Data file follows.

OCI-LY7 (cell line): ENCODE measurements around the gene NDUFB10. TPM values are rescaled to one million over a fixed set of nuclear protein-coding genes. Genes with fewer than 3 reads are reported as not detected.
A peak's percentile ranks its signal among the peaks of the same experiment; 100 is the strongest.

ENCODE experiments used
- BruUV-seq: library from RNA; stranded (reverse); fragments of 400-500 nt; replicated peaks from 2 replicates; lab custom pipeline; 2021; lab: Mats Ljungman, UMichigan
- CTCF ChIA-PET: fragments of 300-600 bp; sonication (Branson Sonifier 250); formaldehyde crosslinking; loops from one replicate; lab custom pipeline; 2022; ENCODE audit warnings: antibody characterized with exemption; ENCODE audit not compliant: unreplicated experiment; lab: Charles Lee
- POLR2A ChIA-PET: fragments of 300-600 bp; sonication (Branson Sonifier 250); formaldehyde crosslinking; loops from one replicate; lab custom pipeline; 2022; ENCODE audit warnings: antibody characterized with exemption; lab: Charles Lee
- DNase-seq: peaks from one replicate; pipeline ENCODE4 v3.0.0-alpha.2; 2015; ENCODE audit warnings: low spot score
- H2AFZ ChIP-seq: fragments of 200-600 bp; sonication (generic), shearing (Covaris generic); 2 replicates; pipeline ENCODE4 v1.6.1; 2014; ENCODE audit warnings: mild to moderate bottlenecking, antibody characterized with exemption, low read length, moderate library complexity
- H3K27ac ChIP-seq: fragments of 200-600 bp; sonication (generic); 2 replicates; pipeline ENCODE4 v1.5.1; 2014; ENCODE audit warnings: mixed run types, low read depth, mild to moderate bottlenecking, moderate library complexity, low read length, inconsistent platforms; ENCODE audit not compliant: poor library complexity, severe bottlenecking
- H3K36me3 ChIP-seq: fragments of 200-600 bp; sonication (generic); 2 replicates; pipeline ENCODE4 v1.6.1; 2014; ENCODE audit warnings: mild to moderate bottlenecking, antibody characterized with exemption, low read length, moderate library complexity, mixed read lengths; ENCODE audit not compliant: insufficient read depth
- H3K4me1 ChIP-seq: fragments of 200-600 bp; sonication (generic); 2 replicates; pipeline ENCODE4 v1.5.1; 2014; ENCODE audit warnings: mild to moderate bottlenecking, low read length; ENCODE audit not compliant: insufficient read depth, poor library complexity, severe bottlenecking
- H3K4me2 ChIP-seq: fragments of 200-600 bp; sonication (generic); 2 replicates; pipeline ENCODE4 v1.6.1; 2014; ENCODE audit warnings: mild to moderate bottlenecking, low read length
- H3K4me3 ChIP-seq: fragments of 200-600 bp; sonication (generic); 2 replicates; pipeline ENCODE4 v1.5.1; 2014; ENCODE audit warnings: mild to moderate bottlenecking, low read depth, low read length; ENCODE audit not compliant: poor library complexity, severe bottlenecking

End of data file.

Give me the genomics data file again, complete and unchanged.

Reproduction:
OCI-LY7 (cell line): ENCODE measurements around the gene NDUFB10. TPM values are rescaled to one million over a fixed set of nuclear protein-coding genes. Genes with fewer than 3 reads are reported as not detected.
A peak's percentile ranks its signal among the peaks of the same experiment; 100 is the strongest.

ENCODE experiments used
- BruUV-seq: library from RNA; stranded (reverse); fragments of 400-500 nt; replicated peaks from 2 replicates; lab custom pipeline; 2021; lab: Mats Ljungman, UMichigan
- CTCF ChIA-PET: fragments of 300-600 bp; sonication (Branson Sonifier 250); formaldehyde crosslinking; loops from one replicate; lab custom pipeline; 2022; ENCODE audit warnings: antibody characterized with exemption; ENCODE audit not compliant: unreplicated experiment; lab: Charles Lee
- POLR2A ChIA-PET: fragments of 300-600 bp; sonication (Branson Sonifier 250); formaldehyde crosslinking; loops from one replicate; lab custom pipeline; 2022; ENCODE audit warnings: antibody characterized with exemption; lab: Charles Lee
- DNase-seq: peaks from one replicate; pipeline ENCODE4 v3.0.0-alpha.2; 2015; ENCODE audit warnings: low spot score
- H2AFZ ChIP-seq: fragments of 200-600 bp; sonication (generic), shearing (Covaris generic); 2 replicates; pipeline ENCODE4 v1.6.1; 2014; ENCODE audit warnings: mild to moderate bottlenecking, antibody characterized with exemption, low read length, moderate library complexity
- H3K27ac ChIP-seq: fragments of 200-600 bp; sonication (generic); 2 replicates; pipeline ENCODE4 v1.5.1; 2014; ENCODE audit warnings: mixed run types, low read depth, mild to moderate bottlenecking, moderate library complexity, low read length, inconsistent platforms; ENCODE audit not compliant: poor library complexity, severe bottlenecking
- H3K36me3 ChIP-seq: fragments of 200-600 bp; sonication (generic); 2 replicates; pipeline ENCODE4 v1.6.1; 2014; ENCODE audit warnings: mild to moderate bottlenecking, antibody characterized with exemption, low read length, moderate library complexity, mixed read lengths; ENCODE audit not compliant: insufficient read depth
- H3K4me1 ChIP-seq: fragments of 200-600 bp; sonication (generic); 2 replicates; pipeline ENCODE4 v1.5.1; 2014; ENCODE audit warnings: mild to moderate bottlenecking, low read length; ENCODE audit not compliant: insufficient read depth, poor library complexity, severe bottlenecking
- H3K4me2 ChIP-seq: fragments of 200-600 bp; sonication (generic); 2 replicates; pipeline ENCODE4 v1.6.1; 2014; ENCODE audit warnings: mild to moderate bottlenecking, low read length
- H3K4me3 ChIP-seq: fragments of 200-600 bp; sonication (generic); 2 replicates; pipeline ENCODE4 v1.5.1; 2014; ENCODE audit warnings: mild to moderate bottlenecking, low read depth, low read length; ENCODE audit not compliant: poor library complexity, severe bottlenecking